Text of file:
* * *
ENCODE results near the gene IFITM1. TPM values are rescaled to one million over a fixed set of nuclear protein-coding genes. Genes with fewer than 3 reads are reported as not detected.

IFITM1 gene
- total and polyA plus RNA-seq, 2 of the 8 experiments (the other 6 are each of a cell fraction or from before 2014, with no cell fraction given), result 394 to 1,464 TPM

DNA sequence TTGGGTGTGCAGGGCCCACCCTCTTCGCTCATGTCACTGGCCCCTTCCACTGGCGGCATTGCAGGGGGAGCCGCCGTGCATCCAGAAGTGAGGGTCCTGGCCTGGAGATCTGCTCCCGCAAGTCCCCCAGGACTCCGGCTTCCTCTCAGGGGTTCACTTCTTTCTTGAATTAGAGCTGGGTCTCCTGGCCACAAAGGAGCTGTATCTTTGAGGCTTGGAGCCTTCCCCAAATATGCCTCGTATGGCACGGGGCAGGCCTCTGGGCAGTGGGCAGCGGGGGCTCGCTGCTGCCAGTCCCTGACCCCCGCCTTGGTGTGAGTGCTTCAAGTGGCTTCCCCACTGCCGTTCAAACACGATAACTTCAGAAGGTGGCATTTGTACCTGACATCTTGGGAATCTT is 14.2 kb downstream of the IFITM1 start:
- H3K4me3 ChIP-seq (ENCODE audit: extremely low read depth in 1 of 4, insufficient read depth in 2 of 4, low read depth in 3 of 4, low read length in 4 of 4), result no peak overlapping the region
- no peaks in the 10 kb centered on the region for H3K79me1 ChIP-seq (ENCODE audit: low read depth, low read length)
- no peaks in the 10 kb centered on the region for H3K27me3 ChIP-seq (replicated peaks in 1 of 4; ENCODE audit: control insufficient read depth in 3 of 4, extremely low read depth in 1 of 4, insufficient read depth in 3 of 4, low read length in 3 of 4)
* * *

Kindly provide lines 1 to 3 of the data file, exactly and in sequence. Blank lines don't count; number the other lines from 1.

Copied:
ENCODE results near the gene IFITM1. TPM values are rescaled to one million over a fixed set of nuclear protein-coding genes. Genes with fewer than 3 reads are reported as not detected.

IFITM1 gene
- total and polyA plus RNA-seq, 2 of the 8 experiments (the other 6 are each of a cell fraction or from before 2014, with no cell fraction given), result 394 to 1,464 TPM